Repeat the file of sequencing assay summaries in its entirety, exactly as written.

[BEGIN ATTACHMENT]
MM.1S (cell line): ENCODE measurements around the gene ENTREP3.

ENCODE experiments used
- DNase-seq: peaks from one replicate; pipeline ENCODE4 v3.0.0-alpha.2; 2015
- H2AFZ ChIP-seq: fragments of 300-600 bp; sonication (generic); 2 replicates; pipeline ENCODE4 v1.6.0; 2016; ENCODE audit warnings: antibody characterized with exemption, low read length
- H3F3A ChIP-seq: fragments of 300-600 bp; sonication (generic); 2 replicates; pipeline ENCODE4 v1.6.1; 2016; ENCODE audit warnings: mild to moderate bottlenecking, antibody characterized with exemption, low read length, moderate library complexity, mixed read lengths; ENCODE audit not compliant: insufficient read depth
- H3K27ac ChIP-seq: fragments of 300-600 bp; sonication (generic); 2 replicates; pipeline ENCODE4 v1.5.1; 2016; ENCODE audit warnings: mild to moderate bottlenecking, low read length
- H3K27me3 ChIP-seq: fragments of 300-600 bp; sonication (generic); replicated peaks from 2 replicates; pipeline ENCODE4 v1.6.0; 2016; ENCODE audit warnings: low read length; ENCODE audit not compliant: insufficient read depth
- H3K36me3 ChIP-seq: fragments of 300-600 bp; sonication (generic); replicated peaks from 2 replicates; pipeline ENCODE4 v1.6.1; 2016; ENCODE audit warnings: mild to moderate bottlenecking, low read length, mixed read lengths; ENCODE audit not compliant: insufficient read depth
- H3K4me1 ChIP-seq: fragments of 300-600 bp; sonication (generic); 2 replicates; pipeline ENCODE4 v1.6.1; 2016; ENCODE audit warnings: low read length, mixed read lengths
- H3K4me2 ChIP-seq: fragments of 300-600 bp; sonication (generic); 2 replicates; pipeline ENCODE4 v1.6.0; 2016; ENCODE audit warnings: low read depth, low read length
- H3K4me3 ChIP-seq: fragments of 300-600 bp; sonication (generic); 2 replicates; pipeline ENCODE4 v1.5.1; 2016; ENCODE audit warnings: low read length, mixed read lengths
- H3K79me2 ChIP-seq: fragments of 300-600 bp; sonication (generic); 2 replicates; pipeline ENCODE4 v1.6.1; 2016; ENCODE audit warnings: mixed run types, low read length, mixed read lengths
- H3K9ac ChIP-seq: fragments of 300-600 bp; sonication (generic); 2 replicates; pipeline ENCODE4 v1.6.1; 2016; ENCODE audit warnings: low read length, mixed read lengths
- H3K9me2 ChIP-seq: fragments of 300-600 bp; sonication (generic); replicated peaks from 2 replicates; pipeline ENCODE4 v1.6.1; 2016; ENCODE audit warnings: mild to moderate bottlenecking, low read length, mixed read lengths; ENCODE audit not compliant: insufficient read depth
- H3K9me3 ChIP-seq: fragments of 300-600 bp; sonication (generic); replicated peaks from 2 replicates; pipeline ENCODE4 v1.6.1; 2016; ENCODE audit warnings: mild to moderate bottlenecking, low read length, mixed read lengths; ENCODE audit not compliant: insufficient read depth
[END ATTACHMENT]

MM.1S (cell line): ENCODE measurements around the gene ENTREP3.

ENCODE experiments used
- DNase-seq: peaks from one replicate; pipeline ENCODE4 v3.0.0-alpha.2; 2015
- H2AFZ ChIP-seq: fragments of 300-600 bp; sonication (generic); 2 replicates; pipeline ENCODE4 v1.6.0; 2016; ENCODE audit warnings: antibody characterized with exemption, low read length
- H3F3A ChIP-seq: fragments of 300-600 bp; sonication (generic); 2 replicates; pipeline ENCODE4 v1.6.1; 2016; ENCODE audit warnings: mild to moderate bottlenecking, antibody characterized with exemption, low read length, moderate library complexity, mixed read lengths; ENCODE audit not compliant: insufficient read depth
- H3K27ac ChIP-seq: fragments of 300-600 bp; sonication (generic); 2 replicates; pipeline ENCODE4 v1.5.1; 2016; ENCODE audit warnings: mild to moderate bottlenecking, low read length
- H3K27me3 ChIP-seq: fragments of 300-600 bp; sonication (generic); replicated peaks from 2 replicates; pipeline ENCODE4 v1.6.0; 2016; ENCODE audit warnings: low read length; ENCODE audit not compliant: insufficient read depth
- H3K36me3 ChIP-seq: fragments of 300-600 bp; sonication (generic); replicated peaks from 2 replicates; pipeline ENCODE4 v1.6.1; 2016; ENCODE audit warnings: mild to moderate bottlenecking, low read length, mixed read lengths; ENCODE audit not compliant: insufficient read depth
- H3K4me1 ChIP-seq: fragments of 300-600 bp; sonication (generic); 2 replicates; pipeline ENCODE4 v1.6.1; 2016; ENCODE audit warnings: low read length, mixed read lengths
- H3K4me2 ChIP-seq: fragments of 300-600 bp; sonication (generic); 2 replicates; pipeline ENCODE4 v1.6.0; 2016; ENCODE audit warnings: low read depth, low read length
- H3K4me3 ChIP-seq: fragments of 300-600 bp; sonication (generic); 2 replicates; pipeline ENCODE4 v1.5.1; 2016; ENCODE audit warnings: low read length, mixed read lengths
- H3K79me2 ChIP-seq: fragments of 300-600 bp; sonication (generic); 2 replicates; pipeline ENCODE4 v1.6.1; 2016; ENCODE audit warnings: mixed run types, low read length, mixed read lengths
- H3K9ac ChIP-seq: fragments of 300-600 bp; sonication (generic); 2 replicates; pipeline ENCODE4 v1.6.1; 2016; ENCODE audit warnings: low read length, mixed read lengths
- H3K9me2 ChIP-seq: fragments of 300-600 bp; sonication (generic); replicated peaks from 2 replicates; pipeline ENCODE4 v1.6.1; 2016; ENCODE audit warnings: mild to moderate bottlenecking, low read length, mixed read lengths; ENCODE audit not compliant: insufficient read depth
- H3K9me3 ChIP-seq: fragments of 300-600 bp; sonication (generic); replicated peaks from 2 replicates; pipeline ENCODE4 v1.6.1; 2016; ENCODE audit warnings: mild to moderate bottlenecking, low read length, mixed read lengths; ENCODE audit not compliant: insufficient read depth